Lucasfilm settled a lawsuit over hiring practices with the Dept. of Justice on Tuesday.
The DoJ filed a complaint calling on the film, toon and FX powerhouse to stop entering into “anticompetitive” agreements with Pixar that the DoJ said unfairly affected digital animators.
The filing included the proposed settlement to end the ongoing suit, pending court approval.
The complaint was part of a larger probe by the DoJ’s antitrust division into tech company employment practices. The department asserts that Lucasfilm and Pixar agreed not to cold-call each other’s employees with job offers, to notify each other when offering an employee a job, and not to counter-offer when such an offer was made.
Pixar is not named as a defendant in the complaint because it agreed under similar conditions to amend its hiring practices.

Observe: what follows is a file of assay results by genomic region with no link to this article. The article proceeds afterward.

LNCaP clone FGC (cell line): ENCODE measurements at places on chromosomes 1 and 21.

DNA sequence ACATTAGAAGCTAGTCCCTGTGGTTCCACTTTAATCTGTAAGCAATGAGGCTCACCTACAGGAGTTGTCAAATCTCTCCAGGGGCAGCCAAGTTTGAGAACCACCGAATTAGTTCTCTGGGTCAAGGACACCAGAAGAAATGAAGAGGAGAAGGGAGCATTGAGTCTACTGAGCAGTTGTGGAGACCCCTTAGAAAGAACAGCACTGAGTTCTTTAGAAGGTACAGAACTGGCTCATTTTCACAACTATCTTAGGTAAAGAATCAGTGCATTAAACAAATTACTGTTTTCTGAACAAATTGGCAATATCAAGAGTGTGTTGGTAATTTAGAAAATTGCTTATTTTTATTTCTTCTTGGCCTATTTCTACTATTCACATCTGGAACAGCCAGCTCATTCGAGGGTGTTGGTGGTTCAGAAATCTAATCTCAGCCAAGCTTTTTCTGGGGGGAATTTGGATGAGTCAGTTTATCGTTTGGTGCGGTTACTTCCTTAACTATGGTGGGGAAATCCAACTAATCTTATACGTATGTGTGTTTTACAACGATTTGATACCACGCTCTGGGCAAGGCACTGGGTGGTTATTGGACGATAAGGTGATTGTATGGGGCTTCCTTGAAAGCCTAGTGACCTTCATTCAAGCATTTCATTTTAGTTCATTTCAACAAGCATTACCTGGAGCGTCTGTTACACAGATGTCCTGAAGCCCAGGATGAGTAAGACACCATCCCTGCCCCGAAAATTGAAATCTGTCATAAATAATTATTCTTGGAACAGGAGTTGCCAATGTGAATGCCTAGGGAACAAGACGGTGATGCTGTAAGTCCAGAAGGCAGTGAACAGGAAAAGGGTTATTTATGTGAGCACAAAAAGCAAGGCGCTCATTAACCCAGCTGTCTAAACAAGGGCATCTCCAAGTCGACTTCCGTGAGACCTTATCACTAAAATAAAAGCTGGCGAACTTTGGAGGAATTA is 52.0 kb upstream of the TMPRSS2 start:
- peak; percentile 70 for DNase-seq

“The agreement between Lucasfilm and Pixar restrained competition for digital animators without any pro-competitive justification and distorted the competitive process,” said Assistant Attorney General Christine Varney before the settlements.
Tech companies start bidding wars to retain the services of in-demand digital animators. The agreements between Pixar and Lucasfilm were allegedly intended to circumvent that process.
The DoJ settlement (to be in effect five years) prohibits both companies “entering, maintaining or enforcing any agreement that prevents any person from soliciting, cold-calling, recruiting or competing for employees.”